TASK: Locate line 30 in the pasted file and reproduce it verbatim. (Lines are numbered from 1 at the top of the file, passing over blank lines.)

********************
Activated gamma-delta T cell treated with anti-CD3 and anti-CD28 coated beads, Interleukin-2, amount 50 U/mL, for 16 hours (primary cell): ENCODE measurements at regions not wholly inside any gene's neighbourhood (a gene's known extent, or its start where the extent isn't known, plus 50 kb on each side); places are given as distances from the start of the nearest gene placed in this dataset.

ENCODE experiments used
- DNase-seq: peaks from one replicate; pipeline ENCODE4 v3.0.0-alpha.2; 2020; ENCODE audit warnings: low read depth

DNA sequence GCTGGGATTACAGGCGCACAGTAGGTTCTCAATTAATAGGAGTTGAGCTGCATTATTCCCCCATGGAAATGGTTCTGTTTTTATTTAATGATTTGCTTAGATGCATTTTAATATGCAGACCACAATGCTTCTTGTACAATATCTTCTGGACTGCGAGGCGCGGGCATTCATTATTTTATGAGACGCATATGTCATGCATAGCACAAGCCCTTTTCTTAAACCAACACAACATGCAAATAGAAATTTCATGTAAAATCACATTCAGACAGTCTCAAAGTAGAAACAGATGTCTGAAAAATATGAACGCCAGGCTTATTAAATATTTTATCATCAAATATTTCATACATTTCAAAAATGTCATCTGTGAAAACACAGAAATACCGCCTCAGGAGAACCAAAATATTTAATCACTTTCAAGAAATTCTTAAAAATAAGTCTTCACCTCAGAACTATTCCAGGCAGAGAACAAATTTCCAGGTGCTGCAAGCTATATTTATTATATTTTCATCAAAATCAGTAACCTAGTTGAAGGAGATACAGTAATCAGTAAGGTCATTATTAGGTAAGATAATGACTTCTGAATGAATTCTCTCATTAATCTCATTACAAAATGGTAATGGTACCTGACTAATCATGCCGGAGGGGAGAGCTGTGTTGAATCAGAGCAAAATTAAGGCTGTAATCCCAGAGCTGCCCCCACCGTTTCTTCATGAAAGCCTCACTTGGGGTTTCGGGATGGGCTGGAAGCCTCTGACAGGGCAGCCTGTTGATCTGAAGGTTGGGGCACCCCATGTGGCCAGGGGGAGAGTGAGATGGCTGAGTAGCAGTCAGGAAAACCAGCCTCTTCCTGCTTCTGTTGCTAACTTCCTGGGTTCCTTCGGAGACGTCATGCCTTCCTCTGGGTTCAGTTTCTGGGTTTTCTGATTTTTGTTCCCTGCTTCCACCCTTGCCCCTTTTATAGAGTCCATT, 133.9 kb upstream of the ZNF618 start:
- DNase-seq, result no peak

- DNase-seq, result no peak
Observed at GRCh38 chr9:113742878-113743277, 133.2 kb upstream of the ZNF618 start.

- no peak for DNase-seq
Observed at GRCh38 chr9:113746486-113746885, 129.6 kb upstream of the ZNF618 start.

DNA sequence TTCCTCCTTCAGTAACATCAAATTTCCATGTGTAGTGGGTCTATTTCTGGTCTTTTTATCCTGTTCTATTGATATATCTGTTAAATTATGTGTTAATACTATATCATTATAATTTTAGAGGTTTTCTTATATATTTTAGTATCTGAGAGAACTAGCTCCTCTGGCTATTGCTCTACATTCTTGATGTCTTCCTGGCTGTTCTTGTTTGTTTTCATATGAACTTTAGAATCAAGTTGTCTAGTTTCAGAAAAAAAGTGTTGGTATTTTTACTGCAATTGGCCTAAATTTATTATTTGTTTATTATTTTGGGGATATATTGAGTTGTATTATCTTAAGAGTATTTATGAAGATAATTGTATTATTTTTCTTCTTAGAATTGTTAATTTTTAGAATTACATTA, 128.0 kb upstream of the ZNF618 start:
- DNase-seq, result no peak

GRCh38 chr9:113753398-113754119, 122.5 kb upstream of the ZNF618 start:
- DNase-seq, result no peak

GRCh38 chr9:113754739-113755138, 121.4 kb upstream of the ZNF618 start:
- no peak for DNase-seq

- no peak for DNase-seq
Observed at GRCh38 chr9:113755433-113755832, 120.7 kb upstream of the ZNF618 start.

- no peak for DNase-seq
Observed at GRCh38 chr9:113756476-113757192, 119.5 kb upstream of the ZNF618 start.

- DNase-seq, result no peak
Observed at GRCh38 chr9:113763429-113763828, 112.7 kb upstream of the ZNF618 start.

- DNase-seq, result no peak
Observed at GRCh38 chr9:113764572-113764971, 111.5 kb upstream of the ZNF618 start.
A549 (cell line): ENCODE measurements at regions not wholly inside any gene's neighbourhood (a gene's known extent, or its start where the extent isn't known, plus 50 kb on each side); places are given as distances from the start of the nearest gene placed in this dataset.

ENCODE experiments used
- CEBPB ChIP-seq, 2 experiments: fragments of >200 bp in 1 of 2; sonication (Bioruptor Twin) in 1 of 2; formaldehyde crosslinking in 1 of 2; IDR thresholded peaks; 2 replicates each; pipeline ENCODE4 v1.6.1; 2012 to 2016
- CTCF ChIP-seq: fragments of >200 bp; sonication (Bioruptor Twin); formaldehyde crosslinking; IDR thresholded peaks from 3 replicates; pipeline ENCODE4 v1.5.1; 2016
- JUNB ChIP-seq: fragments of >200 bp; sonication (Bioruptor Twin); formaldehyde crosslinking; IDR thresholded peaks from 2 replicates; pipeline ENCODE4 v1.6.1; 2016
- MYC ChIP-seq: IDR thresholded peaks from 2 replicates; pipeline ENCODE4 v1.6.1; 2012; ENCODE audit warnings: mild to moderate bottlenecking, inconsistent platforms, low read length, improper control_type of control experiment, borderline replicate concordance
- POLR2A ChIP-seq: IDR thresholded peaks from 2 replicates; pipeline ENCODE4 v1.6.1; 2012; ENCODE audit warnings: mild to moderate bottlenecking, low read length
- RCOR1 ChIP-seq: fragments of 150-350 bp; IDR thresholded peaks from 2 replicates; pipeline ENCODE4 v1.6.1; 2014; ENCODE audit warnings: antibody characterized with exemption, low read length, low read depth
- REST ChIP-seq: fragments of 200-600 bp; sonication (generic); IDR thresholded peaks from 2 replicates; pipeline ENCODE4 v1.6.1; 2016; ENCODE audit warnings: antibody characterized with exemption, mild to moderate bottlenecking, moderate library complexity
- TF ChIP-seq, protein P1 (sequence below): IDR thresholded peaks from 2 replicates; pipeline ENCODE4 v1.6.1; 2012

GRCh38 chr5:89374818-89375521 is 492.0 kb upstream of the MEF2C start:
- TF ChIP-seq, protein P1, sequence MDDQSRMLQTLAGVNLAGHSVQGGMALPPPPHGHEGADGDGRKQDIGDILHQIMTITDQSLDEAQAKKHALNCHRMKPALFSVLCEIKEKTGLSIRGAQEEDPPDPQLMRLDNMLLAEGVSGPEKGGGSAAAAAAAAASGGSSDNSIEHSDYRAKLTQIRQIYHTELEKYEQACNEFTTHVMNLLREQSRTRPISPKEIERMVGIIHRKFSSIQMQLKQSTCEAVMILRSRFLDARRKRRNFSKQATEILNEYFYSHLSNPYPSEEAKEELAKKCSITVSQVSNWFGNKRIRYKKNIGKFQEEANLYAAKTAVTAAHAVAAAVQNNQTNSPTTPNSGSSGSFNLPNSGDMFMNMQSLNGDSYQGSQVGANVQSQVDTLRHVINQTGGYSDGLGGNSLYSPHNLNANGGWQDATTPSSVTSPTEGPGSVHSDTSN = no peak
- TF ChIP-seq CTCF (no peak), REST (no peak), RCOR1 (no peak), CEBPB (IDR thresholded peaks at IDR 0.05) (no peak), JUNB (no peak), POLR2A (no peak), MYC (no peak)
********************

- POLR2A ChIP-seq: IDR thresholded peaks from 2 replicates; pipeline ENCODE4 v1.6.1; 2012; ENCODE audit warnings: mild to moderate bottlenecking, low read length